In a crisis which has upended lives and caused isolation, however, laughter is not the only emotion needed. Make people cry, and make them think, Abesamis added.
He explained how GIGIL’s heartfelt ad which featured a father’s Christmas gift to his blind son—a Levi’s jacket with braille on the sleeves—garnered over 30 million views. Similarly, an ad they made with comedians, perceived to be always happy, crying was a profoundly effective message from the National Center For Mental Health that it’s okay to cry.
At the heart of a great campaign is complete understanding of the self, says David Guerrero, founder of ad agency BBDO Guerrero. “Distinctiveness comes from knowing who you are. It comes from understanding what you bring to the market, it raises the question ‘What do you believe in?’”
He named a few brands whose successful ad campaigns run on a distinct voice.
Swedish oat drink brand Oatly, for example, puts up irreverent ads that read “Go ahead and pretend not to notice, we know you’re reading this anyway,” and this unique identity has propelled them all the way to an initial public offering, expected later this year. Laundry detergent brand Ariel India, a firm believer in gender equality, launched a widely celebrated campaign asking the question “Is laundry only a woman’s job?” and gained 50 million views in 50 days, Indiatimes.com reports.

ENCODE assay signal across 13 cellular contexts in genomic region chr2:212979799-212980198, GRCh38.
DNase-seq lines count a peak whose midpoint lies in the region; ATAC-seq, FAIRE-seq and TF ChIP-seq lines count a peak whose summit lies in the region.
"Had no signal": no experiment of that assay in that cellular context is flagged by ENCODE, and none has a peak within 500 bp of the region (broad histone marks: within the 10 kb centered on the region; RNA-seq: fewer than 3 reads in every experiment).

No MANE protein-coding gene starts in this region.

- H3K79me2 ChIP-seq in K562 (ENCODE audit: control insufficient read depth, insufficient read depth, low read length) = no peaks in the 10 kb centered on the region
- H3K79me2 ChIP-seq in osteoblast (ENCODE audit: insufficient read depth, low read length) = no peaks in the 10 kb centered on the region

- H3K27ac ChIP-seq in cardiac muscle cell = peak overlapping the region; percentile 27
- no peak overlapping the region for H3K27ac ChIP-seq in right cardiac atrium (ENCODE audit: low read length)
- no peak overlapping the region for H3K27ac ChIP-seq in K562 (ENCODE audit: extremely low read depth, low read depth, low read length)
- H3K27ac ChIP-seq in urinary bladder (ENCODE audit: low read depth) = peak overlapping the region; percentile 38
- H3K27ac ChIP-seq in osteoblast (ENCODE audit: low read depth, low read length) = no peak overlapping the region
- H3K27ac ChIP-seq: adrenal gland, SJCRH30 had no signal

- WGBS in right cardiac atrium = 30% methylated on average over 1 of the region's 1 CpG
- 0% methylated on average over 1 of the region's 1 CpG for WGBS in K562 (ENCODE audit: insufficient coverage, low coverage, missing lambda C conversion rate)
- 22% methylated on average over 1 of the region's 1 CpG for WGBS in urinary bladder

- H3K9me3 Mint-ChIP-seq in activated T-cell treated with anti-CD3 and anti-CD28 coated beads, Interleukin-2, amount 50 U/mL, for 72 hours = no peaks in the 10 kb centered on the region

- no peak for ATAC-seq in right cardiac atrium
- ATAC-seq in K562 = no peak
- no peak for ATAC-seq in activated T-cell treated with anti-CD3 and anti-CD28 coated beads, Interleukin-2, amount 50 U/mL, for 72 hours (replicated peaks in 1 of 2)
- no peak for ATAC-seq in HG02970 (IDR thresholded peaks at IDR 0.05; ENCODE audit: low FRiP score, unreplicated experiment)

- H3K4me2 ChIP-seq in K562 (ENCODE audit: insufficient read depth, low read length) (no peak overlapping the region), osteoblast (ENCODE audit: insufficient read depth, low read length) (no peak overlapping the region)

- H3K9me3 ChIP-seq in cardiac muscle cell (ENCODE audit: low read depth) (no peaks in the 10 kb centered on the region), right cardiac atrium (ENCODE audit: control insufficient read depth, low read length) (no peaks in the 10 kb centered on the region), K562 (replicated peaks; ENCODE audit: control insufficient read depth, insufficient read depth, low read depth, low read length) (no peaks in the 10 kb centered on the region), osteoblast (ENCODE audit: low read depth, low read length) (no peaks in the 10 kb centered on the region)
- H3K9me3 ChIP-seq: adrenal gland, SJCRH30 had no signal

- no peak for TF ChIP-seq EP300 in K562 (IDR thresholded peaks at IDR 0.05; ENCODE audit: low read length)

Guerrero added that the aim of communication is to create an authentic experience for your audience. “But you can only do that if you really know who you are and why you’re doing what you’re doing,” he explained.
The cherry on top of all these is having the audacity to do something truly different. Guerrero argues that it is more risky to play it safe than to try something new. “The risk is doing something conventional that won’t really cut through the enormous clutter that exists,” he said.
He comments that it is more expensive to invest in a mediocre idea than to come up with a great one—a groundbreaking ad will be picked up by people, by the media, and will create enormous amounts of organic reach. A brave idea will go much further: creative award-winning ads are 11 times more effective than regular ones, reports the Institute of Practitioners in Advertising, a British trade association.
But of course, a risky idea must be handled with caution.
Guerrero quotes the late ad director Bill Bernbach, who once said: “You are not right if in your ad you stand a man on his head just to get attention. You are right if you have him on his head to show how your product keeps things from falling out of his pockets.”
Take the idea that you must get through all the noise to communicate your own distinct identity to your audience, reckon with relevant cultural shifts, and add a little bit of risk, and you will ride out this crisis and emerge on top.